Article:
Scientists have now “discovered” something that I have been telling (and showing) my viewers / readers for the past several years.
Seismic pressure caused by large earthquake activity is causing other earthquakes up to 1,000km away.
These new findings, made by Italian scientists, indicate seismic pressure is causing “particles” in the Earth’s crust to vibrate (resonate) on a certain frequency which induces particulate matter to slip along far adjacent fault zones.
In otherwords, pressure from a large earthquake can cause vibration on layers of the crust several hundred to over a 1,000km away from the original earthquake epicenter.
Simply put, a large earthquake can cause another earthquake far away.
We see this happen across the North American Craton every few weeks, earthquake progression where seismic pressure in one area causes an earthquake in another region.
Up until now, professionals have literally been frequenting my pages (and videos) DENYING that earthquakes are related across large distances like this.
Now these denying professionals are corrected by other professional researchers. As if showing everyone via my videos for the past few years isn’t proof enough.
I just talked about this topic, the fact that earthquakes are related over a distance, in my most recent Earthquake Forecast video:
Main stream media reports on the new discovery here:
How earthquakes can trigger copycat quakes 1000 kilometres away
21 September 2015
“Seismic waves unleashed during Wednesday’s magnitude 8.3 earthquake in Chile could have triggered aftershocks as far as 1000 kilometres away.
That’s because they can shake up grains of rock wedged inside distant faults. According to computer models, even weak waves at the right frequency could be enough to start a new quake by vibrating that grist into a more slippery, liquid-like layer.
Earthquakes often happen when two tectonic plates that have been pressed together suddenly slip. But we’ve seen that major earthquakes like 1992’s Landers earthquake in California can also send out waves that spark copycat quakes 1000 kilometres away, even though the waves get weaker as they travel.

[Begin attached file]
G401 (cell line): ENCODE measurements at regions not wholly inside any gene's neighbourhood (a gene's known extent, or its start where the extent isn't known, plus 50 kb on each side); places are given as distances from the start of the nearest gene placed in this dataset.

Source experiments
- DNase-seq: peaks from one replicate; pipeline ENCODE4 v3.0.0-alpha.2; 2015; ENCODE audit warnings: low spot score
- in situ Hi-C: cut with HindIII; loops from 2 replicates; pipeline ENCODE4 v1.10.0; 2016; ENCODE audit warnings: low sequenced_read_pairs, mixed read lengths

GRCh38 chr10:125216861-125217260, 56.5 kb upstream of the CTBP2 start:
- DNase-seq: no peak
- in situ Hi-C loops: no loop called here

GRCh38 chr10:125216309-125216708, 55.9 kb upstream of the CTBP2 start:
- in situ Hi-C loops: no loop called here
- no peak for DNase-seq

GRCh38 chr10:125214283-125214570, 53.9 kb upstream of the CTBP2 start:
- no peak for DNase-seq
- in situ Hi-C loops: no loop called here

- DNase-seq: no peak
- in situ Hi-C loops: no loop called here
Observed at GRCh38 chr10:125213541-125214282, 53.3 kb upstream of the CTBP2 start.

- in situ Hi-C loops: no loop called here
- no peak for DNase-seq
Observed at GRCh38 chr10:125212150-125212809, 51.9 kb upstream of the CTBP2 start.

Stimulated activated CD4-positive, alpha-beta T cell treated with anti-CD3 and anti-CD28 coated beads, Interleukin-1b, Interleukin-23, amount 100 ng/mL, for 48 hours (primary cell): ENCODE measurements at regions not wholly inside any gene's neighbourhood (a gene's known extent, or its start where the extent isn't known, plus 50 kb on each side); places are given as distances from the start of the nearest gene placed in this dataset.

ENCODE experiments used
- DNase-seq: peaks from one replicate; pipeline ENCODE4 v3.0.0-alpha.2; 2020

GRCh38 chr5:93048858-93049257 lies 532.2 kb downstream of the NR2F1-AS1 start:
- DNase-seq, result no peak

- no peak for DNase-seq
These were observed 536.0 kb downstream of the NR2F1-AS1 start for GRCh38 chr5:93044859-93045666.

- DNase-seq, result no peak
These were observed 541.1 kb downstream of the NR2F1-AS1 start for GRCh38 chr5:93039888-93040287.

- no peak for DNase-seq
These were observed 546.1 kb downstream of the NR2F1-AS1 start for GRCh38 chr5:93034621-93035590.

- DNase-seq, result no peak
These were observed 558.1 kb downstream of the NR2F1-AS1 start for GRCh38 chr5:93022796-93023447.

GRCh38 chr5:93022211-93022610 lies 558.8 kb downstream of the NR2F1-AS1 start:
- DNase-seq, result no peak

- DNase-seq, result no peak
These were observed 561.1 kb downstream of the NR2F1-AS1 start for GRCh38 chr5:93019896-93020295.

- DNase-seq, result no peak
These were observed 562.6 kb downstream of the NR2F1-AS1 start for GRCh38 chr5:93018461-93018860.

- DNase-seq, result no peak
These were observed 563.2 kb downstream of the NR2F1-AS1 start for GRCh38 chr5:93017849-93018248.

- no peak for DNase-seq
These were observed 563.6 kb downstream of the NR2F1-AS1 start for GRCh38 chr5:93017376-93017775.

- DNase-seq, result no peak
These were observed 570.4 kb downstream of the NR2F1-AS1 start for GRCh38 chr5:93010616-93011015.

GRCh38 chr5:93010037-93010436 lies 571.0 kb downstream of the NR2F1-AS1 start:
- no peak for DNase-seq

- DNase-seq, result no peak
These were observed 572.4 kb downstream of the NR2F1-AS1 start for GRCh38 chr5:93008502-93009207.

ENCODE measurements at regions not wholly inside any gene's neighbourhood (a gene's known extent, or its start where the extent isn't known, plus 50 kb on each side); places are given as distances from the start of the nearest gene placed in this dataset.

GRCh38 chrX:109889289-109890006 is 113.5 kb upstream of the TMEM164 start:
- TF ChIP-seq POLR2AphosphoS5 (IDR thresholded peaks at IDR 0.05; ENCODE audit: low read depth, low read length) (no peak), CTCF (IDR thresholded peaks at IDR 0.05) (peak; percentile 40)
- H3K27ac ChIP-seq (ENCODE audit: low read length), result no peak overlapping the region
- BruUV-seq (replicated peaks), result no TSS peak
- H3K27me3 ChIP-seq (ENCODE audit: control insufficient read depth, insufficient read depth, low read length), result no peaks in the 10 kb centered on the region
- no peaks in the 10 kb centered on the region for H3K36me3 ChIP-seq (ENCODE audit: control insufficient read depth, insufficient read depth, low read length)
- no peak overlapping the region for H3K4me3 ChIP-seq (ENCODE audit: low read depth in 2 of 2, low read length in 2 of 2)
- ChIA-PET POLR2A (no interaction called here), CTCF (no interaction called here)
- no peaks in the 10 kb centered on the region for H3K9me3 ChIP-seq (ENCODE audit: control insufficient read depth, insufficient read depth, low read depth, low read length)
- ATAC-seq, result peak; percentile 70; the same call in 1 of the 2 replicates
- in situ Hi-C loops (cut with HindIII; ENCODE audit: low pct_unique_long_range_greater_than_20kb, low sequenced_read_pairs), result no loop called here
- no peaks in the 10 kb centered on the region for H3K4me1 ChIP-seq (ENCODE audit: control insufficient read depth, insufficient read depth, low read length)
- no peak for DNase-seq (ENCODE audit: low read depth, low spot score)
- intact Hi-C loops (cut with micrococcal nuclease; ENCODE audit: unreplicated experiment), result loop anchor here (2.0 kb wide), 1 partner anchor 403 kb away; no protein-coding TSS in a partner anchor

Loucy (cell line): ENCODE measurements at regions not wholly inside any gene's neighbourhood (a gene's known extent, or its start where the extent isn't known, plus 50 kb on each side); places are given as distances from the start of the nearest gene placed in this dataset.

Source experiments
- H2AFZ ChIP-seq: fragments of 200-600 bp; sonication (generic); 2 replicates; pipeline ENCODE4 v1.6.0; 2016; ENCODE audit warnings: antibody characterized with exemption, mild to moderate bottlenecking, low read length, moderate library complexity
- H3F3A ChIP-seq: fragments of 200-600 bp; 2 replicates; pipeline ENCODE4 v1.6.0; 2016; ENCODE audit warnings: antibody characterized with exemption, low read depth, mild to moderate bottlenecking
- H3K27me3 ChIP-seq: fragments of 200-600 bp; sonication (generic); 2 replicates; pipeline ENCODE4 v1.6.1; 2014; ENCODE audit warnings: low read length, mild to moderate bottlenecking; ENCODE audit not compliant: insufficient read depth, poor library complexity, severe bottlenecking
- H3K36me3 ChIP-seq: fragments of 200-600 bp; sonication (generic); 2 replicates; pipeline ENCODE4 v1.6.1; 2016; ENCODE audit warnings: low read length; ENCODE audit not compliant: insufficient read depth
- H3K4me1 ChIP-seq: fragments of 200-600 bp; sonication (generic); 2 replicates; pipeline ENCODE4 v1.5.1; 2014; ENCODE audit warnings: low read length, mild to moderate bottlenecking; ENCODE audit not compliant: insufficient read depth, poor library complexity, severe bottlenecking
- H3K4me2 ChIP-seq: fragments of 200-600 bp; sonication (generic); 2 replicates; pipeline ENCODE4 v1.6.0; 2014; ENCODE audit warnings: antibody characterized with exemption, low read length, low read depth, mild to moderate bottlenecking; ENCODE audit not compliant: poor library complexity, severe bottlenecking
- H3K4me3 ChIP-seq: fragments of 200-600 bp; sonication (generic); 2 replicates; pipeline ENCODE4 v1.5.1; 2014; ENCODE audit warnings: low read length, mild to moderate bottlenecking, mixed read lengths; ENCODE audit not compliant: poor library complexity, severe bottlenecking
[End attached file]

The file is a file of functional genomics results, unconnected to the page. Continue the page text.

The mysterious remote triggering of quakes may have also played a role in events in Chile in 2014, and Japan in 2011.
“We were wondering: how could it happen that a very tiny wave with a very small amplitude could trigger earthquakes a thousand kilometres away?” says Lucilla de Arcangelis of the Second University of Naples in Italy.
One idea is that sound waves can lather up the grains between the two plates in a way that decreases friction, to make a slip easier. Now a team including de Arcangelis has built a computer model that shows the process as it happens.
They found that seismic waves could trigger an earthquake in the simulated fault only if they came in a narrow range of frequencies. If the fault was just about to slip, it would hasten the process by starting vibrations in that range. Only the frequency really mattered – weak waves, or even waves that would actually push in the direction against a slip, could still induce an earthquake.
“Each fault will have its own acoustic resonance frequency,” de Arcangelis says. “If a signal arrives at this frequency, the fault that without perturbation would be quiet will trigger an earthquake.”
Combined with a 2005 lab experiment that also showed a resonant frequency could jiggle glass beads in a fake fault into slipping, this simulation could suggest that actual faults have specific frequencies they’re susceptible to
Additional article here:
Vibration of Small Particles Could Trigger Aftershocks of Earthquakes
“Earthquakes can create copycat events up to 1,000 kiometers away — and it could be the result of the vibration of small particles, according to new computer simulations of seismic activity in the Earth.
New Scientist reports that a team of researchers from the Second University of Naples in Italy has developed a computer model that analyzes the way grains between tectonic plates influence friction forces felt at their boundaries. The team has shown that at certain frequencies, small particles between the plates can becomes ‘lathered’, moving around and decreasing friction, making slip — and an earthquake — more likely, even up to 1,000 kilometers away.
Interestingly, they found that the magnitude of the seismic waves emanating from one earthquake don’t have much effect on the likelihood of inducing another earthquake — it’s just the frequency. “Each fault will have its own acoustic resonance frequency,” Lucilla de Arcangelis, one of the researchers, tells New Scientist. “If a signal arrives at this frequency, the fault that without perturbation would be quiet will trigger an earthquake.” The research is published in Physical Review Letters.
In fact, the researchers claim that the effect could been what triggered aftershocks which occurred after last week’s earthquake in Chile.”
For the record:
Professor Vidale came on the attack to my pages rather UN-professionally.
This well credentialed “professional” made several personal (ad hominem) attacks on my character, then followed up by making several scientific denials.
Specifically, Professor Vidale denied that one earthquake can cause another earthquake elsewhere far away.
Now John Vidale is proved wrong thanks to the work of real scientists who are willing to question the basic dogmas of Geology + Seismology.